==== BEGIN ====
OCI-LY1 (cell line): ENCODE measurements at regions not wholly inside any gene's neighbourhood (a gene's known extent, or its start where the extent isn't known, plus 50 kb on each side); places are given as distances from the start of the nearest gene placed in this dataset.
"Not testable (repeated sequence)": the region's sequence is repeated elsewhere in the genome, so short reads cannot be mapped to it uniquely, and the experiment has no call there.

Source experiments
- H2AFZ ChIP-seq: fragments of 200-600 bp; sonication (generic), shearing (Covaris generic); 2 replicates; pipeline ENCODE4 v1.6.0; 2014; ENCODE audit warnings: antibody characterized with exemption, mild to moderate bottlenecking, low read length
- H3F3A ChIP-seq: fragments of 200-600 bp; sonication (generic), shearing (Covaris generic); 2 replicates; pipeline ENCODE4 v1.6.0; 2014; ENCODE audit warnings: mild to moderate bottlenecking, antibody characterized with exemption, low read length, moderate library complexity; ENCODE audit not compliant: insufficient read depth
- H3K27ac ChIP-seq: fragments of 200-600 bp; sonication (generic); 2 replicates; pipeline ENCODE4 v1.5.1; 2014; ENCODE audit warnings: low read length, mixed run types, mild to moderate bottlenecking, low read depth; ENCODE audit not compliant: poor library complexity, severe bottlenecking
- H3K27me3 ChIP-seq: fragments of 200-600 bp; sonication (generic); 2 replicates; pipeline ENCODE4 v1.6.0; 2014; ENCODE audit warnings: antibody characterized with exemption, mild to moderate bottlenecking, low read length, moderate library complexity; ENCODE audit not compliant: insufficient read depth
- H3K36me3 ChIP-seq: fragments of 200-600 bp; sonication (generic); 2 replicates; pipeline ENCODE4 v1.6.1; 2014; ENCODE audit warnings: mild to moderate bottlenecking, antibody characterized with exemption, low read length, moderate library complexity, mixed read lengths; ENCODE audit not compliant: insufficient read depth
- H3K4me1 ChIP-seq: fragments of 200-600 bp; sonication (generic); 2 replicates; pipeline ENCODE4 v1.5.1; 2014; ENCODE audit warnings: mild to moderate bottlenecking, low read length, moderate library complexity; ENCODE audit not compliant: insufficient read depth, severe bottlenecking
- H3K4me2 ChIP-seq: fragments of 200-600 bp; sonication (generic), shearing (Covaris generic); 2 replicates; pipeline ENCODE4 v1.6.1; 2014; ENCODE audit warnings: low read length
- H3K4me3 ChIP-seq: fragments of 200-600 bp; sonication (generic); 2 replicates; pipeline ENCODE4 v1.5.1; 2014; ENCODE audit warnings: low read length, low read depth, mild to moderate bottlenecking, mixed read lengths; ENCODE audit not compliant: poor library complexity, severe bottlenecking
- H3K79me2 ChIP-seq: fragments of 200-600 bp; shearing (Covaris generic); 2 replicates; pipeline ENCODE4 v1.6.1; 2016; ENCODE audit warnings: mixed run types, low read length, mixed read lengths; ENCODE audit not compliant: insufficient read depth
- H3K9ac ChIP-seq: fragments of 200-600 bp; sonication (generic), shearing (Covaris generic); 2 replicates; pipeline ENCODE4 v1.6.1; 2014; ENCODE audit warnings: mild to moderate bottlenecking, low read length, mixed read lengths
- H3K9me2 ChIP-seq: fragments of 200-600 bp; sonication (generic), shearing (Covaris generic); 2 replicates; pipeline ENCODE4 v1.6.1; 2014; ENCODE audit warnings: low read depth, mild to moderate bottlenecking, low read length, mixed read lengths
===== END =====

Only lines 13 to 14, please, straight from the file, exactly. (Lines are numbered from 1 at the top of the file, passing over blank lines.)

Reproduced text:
- H3K9ac ChIP-seq: fragments of 200-600 bp; sonication (generic), shearing (Covaris generic); 2 replicates; pipeline ENCODE4 v1.6.1; 2014; ENCODE audit warnings: mild to moderate bottlenecking, low read length, mixed read lengths
- H3K9me2 ChIP-seq: fragments of 200-600 bp; sonication (generic), shearing (Covaris generic); 2 replicates; pipeline ENCODE4 v1.6.1; 2014; ENCODE audit warnings: low read depth, mild to moderate bottlenecking, low read length, mixed read lengths